Today, because I have a lot free time due to a snow day (still had classes this morning, but I won’t go into that) I’m going to write-up a review of Franz Ferdinand’s new album and re-review Keane and the Kaiser Chiefs third albums. However the format is going to be a little different, mainly because I’ve already written up a sort of review for Franz Ferdinand and don’t feel the need to connect these reviews like I did with Keane and the Kaiser Chiefs. Anywho, it’s a big review post and I’m very excited. Finally, I may or may not be reviewing the Killer’s third album as well, we’ll see where I’m at, at the end of these three reviews.

Tonight: Franz Ferdinand by Franz Ferdinand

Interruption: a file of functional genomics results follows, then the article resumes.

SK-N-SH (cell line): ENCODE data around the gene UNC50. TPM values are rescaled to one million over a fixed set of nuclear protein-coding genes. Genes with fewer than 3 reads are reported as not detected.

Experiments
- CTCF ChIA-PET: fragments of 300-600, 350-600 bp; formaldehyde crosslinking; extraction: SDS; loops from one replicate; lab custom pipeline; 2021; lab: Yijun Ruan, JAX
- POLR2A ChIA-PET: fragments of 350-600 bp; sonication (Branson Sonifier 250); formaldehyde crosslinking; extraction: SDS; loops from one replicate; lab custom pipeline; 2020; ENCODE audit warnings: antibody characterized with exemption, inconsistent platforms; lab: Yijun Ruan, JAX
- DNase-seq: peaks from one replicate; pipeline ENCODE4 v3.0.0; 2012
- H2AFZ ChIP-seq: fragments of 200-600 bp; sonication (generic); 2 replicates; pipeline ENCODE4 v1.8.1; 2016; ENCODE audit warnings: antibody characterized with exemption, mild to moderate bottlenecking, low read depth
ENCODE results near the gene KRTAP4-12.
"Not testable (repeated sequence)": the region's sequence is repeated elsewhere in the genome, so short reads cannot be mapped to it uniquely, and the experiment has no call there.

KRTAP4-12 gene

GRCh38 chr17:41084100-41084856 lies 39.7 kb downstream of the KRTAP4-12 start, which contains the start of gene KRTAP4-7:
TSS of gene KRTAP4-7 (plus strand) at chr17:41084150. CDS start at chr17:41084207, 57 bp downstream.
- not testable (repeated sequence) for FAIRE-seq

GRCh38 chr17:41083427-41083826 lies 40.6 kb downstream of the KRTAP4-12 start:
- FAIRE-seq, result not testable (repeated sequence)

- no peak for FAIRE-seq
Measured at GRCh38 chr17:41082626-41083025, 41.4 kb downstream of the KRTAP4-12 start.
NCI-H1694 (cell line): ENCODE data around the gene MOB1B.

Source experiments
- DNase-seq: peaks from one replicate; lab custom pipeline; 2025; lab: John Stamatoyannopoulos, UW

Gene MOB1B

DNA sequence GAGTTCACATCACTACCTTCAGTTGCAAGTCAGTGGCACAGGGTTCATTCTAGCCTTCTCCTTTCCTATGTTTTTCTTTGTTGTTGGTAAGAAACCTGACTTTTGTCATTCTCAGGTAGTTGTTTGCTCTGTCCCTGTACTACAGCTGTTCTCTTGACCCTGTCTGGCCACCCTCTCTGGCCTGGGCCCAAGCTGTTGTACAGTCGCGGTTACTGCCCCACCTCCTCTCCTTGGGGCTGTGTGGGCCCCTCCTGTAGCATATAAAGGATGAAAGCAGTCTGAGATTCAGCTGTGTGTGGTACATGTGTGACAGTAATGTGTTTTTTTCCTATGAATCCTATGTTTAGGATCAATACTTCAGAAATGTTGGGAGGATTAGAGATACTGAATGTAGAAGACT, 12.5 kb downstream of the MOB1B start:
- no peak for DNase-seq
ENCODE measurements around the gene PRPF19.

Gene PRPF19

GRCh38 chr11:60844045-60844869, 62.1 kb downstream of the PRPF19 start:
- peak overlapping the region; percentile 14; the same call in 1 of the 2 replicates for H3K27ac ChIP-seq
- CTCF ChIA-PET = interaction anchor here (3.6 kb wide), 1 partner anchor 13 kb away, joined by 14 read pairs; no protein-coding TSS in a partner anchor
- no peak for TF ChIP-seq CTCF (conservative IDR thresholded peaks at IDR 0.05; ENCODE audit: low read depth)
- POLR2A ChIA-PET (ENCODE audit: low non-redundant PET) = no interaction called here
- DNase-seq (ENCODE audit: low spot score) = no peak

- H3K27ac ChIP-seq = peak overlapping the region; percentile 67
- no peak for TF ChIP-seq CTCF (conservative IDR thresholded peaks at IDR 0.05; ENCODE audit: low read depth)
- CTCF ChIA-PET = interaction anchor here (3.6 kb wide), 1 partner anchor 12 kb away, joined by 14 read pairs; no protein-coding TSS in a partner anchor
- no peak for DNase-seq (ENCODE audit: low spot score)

Five years ago I got heavily into five bands: Franz Ferdinand, the Killers, Keane, the Kaiser Chiefs, and Maximo Park. In those five years I’ve become less attached to Maximo Park and the Killers (due to second albums that I didn’t like so much) and more attached to Keane, the Kaiser Chiefs and Franz Ferdinand. What got me to listen to each of these bands, and what generally kept me listening, was musical originality. With Tonight: Franz Ferdinand the seemingly endless fount of creativity that Franz Ferdinand exhibited has started to wan. While Tonight is musically (and acoustically) intriguing (and quite slick production-wise) most of the songs are a rehash from the band’s previous two albums. By focusing on the night and all that implies, Franz Ferdinand also loses a great deal of the lyrical complexity that they had on their second album, which is a shame given the potential that album had. The first 2/3rds of Tonight are interesting enough to keep a listener’s attention, though some of the songs sound incredibly similar, particularly “Twilight Omens” and “Can’t Stop Feeling”, enough so that one might actually get confused. However after a revamped version of “Lucid Dreams” (7 minutes of the band showing off their ability to use technology to make interesting noises) the album takes a nose dive into the unlistenable. “Katherine Kiss Me” is a strange rehash of “No You Girls”, using a majority of the same lyrics, but with an acoustic guitar and slightly altered melody line, while “Dream Again” is a anemic after thought to “Lucid Dreams”. While the recording technique may have been original and the majority of the songs are a shitload of fun, Franz Ferdinand it would seem are starting to lose their edge. Grade: B (keeping in mind that compared to most of the stuff that is released nowadays [don't I sound old] is crap compared to this album) Recommended Songs: “Ulysses,” “No You Girls,” “Twilight Omens,” and “Bite Hard”